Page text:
The overall goal of the University of Utah Molecular Medicine Translational Research Center in Thrombosis (U2M2-TRCT) is to test the hypothesis that the abnormal metabolic milieu in type 2 diabetes (T2DM) and the metabolic syndrome (MS) leads to genetic and metabolic reprogramming of platelets. This reprogramming directly contributes to the increase in platelet activation that characterizes these subjects who are at increased risk for thrombosis. The specific focus of project 2 is to elucidate the mechanisms that are responsible for the metabolic reprograming that develops in platelets of humans and mouse models of T2DM and the MS, and to determine if the associated changes in platelet metabolism will directly contribute to platelet dysfunction. Our preliminary studies reveal that diabetes alters metabolome profiles of platelets with changes consistent with increased glycolysis and TCA (tricarboxylic acid) flux and accumulation of lipid intermediates. In addition, transcriptional profiling reveals significant changes in the expression of genes that regulate mitochondrial energetics, coupling efficiency (e.g. UCP2) and mitochondrial dynamics (e.g. Mfn2). Thus we hypothesize that the metabolic milieu of T2DM and the MS increases platelet glucose utilization and mitochondrial metabolism that induces mitochondrial oxidative stress, leading to platelet activation.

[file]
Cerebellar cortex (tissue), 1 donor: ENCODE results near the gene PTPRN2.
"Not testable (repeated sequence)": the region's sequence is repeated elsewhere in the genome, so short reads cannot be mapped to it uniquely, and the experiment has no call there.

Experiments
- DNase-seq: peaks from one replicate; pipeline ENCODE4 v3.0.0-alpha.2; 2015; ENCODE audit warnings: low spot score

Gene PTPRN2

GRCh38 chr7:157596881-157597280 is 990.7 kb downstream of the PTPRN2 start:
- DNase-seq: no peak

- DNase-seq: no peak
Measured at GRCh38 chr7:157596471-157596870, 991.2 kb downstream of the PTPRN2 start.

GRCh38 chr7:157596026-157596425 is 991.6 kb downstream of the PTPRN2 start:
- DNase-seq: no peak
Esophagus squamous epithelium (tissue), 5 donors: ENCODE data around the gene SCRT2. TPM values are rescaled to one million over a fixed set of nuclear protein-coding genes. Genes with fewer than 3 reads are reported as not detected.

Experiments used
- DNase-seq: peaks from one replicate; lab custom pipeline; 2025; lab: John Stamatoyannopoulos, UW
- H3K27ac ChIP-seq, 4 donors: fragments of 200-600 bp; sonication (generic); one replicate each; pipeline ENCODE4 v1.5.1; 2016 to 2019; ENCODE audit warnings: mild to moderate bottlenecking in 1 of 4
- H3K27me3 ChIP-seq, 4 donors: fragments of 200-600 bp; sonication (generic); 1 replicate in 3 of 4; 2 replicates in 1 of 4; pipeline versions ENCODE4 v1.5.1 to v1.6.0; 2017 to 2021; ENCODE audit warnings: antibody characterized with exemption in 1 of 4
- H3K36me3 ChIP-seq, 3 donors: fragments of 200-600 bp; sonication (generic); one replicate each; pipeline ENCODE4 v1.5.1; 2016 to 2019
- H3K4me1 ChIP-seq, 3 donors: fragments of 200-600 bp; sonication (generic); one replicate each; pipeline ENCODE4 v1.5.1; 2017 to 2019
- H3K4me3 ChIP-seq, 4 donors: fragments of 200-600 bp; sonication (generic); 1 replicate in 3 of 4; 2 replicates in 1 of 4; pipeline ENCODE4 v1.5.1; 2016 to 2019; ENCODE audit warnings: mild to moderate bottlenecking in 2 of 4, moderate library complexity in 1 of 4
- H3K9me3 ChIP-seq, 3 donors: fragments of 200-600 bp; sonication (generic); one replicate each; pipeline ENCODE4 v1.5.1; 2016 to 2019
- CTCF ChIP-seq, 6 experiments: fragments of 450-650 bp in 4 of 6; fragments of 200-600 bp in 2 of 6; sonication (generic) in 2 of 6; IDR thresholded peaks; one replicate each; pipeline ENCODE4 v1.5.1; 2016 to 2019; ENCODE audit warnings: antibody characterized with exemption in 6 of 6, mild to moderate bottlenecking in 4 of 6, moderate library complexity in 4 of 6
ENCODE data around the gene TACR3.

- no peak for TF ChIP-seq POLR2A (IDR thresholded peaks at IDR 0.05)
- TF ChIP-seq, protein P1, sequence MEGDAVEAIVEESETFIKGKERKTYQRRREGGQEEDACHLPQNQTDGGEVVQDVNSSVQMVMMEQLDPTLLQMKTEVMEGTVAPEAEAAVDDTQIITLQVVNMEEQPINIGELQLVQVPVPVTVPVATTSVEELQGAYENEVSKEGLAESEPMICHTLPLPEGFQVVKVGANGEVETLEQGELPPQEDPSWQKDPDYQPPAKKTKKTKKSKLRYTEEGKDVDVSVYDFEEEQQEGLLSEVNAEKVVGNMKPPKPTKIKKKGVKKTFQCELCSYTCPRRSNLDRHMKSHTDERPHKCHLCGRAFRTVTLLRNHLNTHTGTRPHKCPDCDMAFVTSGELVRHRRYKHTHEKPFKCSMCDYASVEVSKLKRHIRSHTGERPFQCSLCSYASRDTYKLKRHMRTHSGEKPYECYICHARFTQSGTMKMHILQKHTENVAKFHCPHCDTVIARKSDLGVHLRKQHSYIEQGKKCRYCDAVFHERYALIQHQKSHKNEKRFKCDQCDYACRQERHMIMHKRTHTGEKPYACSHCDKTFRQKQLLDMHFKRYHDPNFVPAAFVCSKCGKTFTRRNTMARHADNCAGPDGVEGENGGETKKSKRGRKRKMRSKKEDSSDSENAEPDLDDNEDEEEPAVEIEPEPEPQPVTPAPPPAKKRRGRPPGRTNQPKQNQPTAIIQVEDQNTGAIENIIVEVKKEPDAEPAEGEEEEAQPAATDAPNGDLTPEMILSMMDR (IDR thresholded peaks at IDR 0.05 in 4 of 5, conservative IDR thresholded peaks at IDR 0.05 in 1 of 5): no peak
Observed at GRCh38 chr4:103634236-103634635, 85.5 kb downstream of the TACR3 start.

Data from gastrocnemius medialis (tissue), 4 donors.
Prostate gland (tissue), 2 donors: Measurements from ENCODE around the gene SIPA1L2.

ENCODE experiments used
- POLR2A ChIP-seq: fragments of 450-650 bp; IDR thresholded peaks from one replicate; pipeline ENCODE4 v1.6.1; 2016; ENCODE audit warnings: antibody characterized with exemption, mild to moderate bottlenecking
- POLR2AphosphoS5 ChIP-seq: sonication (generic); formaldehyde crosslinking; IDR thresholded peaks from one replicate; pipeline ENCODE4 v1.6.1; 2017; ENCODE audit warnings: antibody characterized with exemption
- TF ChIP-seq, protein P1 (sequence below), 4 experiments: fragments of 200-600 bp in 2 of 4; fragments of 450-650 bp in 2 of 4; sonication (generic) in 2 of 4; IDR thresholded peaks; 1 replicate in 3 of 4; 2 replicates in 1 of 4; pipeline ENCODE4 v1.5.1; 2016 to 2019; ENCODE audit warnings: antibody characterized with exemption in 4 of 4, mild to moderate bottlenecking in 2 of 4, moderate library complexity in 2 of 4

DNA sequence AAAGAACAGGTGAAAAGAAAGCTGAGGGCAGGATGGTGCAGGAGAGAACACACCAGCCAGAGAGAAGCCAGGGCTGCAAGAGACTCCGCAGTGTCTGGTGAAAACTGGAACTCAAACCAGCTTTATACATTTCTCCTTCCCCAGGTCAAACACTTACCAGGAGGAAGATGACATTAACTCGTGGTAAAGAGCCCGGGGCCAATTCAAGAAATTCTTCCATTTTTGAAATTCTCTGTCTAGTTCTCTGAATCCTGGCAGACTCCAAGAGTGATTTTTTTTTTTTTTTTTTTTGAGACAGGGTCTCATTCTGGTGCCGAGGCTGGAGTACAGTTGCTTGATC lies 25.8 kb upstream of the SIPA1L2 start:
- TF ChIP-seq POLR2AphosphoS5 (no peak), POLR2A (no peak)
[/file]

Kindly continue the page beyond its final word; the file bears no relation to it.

In aim 1 we will test the hypothesis that T2DM and the MS leads to mitochondrial dysfunction, characterized by mitochondrial uncoupling, ROS overproduction and impaired mitochondrial dynamics.
In aim 2 we will determine the mechanisms by which T2DM and the MS alter mitochondrial function and will test the hypothesis that manipulation of these mechanisms (i.e., KO of platelet superoxide dismutase 2, UCP2 and Mfn2) are sufficient to modulate platelet activity.
In aim 3 we will determine the contribution of increased platelet glucose utilization to platelet hyperactivation in T2DM and the MS. This hypothesis will be addressed in studies of diabetic murine models with genetic reduction or augmentation in platelet glucose transport. Collectively these studies will shed new insight into mechanisms that alter platelet metabolism and function in obesity and diabetes.
Patients with type 2 diabetes, obesity, or the metabolic syndrome are at increased risk for blood clots (thrombosis) caused by cells called platelets. Our studies will determine how metabolic factors in the blood and tissues (the metabolic milieu), such as high glucose and lipids, make platelets more prone to induce thrombosis, providing new insights into the treatment and management of diabetes and obesity.
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